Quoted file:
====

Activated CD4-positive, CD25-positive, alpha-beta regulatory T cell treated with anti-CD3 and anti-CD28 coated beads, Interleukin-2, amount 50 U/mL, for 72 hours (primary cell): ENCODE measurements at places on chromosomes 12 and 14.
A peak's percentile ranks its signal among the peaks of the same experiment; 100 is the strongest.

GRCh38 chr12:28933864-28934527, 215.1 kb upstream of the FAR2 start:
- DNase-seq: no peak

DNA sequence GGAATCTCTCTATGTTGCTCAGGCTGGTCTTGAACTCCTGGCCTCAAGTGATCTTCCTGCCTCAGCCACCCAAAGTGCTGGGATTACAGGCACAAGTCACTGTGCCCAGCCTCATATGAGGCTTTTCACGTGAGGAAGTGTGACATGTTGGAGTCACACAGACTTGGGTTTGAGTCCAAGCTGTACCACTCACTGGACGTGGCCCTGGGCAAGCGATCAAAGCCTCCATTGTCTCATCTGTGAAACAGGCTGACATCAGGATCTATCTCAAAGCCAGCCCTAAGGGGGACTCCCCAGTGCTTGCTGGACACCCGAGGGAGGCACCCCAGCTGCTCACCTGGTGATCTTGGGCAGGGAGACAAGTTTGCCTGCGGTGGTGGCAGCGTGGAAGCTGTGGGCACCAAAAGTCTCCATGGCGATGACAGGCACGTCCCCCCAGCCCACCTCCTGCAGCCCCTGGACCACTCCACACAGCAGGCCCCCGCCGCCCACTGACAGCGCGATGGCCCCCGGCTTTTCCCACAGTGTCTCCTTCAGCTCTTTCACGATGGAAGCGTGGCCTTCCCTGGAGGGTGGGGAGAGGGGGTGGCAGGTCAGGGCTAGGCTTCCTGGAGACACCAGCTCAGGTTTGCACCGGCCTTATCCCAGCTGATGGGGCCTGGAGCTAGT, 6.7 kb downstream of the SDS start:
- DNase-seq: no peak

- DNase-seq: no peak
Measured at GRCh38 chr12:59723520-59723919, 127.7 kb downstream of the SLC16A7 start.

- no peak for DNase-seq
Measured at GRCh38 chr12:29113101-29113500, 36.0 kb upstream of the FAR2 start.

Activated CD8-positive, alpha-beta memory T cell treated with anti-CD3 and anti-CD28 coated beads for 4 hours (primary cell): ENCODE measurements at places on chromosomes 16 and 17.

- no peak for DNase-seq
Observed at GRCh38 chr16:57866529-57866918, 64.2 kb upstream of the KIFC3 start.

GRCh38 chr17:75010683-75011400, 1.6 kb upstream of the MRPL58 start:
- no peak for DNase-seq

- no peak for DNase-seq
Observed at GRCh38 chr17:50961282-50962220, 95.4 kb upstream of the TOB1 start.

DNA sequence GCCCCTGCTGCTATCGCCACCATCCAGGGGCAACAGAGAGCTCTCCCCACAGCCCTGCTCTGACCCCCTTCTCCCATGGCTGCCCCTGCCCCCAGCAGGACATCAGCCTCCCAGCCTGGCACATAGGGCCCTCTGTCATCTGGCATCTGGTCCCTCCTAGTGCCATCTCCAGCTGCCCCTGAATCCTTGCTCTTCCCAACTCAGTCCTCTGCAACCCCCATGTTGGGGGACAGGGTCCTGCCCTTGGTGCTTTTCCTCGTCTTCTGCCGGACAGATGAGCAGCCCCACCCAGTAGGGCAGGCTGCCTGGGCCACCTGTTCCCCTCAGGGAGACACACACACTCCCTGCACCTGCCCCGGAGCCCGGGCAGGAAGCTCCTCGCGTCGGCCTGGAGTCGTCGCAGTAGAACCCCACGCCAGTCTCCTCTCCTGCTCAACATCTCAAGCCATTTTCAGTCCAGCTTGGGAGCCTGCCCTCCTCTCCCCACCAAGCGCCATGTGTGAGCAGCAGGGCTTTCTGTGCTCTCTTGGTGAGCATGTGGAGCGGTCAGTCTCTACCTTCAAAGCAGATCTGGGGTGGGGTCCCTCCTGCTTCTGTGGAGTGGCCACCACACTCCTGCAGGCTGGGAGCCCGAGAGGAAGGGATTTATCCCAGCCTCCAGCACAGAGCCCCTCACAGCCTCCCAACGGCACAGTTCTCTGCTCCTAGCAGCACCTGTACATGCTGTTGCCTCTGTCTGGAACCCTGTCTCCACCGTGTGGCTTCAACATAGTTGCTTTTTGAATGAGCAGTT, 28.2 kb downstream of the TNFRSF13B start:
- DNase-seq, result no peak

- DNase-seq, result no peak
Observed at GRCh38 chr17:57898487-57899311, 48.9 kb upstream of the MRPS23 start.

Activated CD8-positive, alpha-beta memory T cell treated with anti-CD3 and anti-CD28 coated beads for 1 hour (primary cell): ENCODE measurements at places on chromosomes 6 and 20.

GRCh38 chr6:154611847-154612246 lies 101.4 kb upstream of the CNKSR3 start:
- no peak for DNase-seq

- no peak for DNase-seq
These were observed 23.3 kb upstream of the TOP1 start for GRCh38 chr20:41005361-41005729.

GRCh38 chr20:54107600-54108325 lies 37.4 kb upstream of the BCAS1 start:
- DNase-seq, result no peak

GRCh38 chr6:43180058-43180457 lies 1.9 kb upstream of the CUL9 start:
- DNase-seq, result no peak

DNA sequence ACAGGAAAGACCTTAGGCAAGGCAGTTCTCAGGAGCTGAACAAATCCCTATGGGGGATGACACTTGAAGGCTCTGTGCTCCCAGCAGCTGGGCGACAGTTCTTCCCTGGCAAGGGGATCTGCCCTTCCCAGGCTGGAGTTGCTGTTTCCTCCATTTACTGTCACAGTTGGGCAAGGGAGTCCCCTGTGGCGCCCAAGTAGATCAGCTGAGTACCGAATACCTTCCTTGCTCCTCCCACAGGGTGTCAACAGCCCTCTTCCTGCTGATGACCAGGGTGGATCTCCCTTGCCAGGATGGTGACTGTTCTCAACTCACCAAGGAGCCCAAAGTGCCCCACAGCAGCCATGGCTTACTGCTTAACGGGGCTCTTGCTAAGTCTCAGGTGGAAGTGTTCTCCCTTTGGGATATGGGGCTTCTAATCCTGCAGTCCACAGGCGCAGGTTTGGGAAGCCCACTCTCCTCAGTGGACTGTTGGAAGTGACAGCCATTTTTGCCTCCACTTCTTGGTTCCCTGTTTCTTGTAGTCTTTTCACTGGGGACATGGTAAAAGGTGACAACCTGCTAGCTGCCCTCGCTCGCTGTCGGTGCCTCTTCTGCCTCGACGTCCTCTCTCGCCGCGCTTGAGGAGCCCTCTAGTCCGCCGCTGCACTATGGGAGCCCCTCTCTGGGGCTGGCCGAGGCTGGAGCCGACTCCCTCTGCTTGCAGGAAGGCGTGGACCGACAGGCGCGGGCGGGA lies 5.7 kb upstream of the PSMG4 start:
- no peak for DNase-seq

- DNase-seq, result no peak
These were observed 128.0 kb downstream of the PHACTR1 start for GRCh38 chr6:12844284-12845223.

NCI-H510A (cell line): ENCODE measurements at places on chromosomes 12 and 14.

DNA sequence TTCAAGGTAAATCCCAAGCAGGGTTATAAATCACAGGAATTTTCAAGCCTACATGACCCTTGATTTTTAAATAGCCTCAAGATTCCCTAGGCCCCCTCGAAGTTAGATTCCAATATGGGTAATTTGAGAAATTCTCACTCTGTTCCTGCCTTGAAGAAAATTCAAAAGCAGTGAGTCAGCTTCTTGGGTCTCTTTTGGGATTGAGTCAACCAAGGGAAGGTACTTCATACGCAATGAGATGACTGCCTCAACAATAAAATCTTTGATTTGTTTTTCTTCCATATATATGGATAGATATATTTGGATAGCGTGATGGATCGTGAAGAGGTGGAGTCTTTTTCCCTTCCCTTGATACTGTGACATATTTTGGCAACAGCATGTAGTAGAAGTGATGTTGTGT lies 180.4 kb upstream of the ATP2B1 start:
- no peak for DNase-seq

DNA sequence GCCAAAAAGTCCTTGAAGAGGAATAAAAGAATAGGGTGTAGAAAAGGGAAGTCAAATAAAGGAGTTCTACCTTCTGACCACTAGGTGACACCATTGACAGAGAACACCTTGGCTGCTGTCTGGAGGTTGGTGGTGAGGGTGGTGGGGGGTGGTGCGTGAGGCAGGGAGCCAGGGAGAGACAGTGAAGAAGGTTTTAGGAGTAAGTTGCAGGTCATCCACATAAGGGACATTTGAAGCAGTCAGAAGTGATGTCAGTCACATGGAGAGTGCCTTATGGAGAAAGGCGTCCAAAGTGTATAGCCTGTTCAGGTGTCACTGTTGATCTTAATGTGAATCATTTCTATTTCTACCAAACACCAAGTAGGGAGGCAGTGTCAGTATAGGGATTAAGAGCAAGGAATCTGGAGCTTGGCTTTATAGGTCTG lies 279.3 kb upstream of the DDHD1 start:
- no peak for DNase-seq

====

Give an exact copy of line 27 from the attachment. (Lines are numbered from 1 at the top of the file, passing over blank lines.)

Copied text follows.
GRCh38 chr20:54107600-54108325 lies 37.4 kb upstream of the BCAS1 start: